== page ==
The words “at the same time” above can be equated to the word “but”, so Wang was actually saying: “yes, sovereignty and territorial integrity are important, but you know, what you [Russia] are doing is understandable.” Note that the Chinese term used by Wang Yi, 理解, does not only refer to rational understanding but also imply some degree of empathy.

Beijing has also indicated that it opposes sanctions against Russia and cautioned the US against harming Chinese interests in targeting Russia. In Hua’s words:

[China’s] position is that sanctions are never fundamentally effective means to solve problems. We consistently oppose all illegal unilateral sanctions.


Since 2011, the US has imposed more than 100 sanctions on Russia. However, have the US sanctions solved any problem? Is the world a better place because of those sanctions? Will the Ukraine issue resolve itself thanks to the US sanctions on Russia?


When handling the Ukraine issue and relations with Russia, the US mustn’t harm the legitimate rights and interests of China and other parties.

Not only is Beijing opposed to placing sanctions on Russia for its aggression, but it may even provide an economic lifeline for Russia as it comes under mounting economic pressure. We saw a symbolic gesture by Beijing already: the very day that war broke out, China’s customs authority issued a notice allowing the importation of wheat from all Russian territories.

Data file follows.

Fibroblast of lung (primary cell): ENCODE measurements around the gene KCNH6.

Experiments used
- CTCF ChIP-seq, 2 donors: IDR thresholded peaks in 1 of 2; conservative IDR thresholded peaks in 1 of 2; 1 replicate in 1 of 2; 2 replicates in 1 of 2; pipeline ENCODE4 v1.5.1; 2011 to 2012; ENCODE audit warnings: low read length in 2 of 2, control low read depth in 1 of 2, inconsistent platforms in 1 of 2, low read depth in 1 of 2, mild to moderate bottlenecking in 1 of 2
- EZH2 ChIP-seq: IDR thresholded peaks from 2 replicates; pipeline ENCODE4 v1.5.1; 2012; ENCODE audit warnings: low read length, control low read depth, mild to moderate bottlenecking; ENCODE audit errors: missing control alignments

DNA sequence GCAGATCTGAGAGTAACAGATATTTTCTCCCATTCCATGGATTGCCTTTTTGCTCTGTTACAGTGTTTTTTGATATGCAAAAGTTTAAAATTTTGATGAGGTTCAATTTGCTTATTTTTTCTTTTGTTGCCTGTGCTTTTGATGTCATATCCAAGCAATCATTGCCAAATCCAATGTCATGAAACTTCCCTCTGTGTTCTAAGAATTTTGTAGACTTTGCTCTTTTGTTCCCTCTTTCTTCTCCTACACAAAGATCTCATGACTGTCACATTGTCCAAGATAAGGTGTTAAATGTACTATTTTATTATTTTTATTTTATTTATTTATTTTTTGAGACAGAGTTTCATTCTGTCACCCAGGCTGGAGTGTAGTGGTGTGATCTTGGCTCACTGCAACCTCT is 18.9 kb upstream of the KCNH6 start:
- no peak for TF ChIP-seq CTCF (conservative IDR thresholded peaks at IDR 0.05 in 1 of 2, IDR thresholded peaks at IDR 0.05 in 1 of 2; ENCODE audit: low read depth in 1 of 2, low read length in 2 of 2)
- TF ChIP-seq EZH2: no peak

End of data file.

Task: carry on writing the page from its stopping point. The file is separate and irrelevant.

What is striking is how fast Beijing has leaned towards Moscow this time around. China’s responses to the 2008 Russo-Georgian War and Russia’s 2014 annexation of Crimea were both cautious and ambivalent. Shifting geopolitical context (China-US competition, China-Russia alignment and Chinese power) is probably what made the difference.

Beijing’s dilemma

Beijing’s fundamental dilemma is that its objectives are not mutually compatible. On the one hand, it wants to grow its strategic relations with Russia; on the other, Beijing wishes to stabilise relations with the US and maintain its ties with the EU. If the US and EU member states come to view Beijing as complicit in Russian aggression against Ukraine, then China may well pay a hefty price.

The other dilemma that Beijing faces is how to resolve two distinctly contradictory approaches — a universalist one that claims to adhere to the principles of “sovereignty, territorial integrity and non-interference” with that of a particularist one in which “the Ukrainian issue has its complexity, and special historical context...[Beijing] understands Russia’s legitimate security concerns”.

At present, Beijing seems to have identified itself with the very assertion that it often labels the US as having — double standards. Claiming to respect the sovereignty and territorial integrity of all countries while at the same time rationalising Russia’s invasion of Ukraine is not a coherent position regardless of how pragmatic it may appear to Beijing currently.

Based on Beijing’s disjointed response to the outbreak of war in Ukraine, the Chinese leadership is probably still working through the above dilemmas and on how to articulate its messaging.

By Adam Ni, edited by Alexander Davey.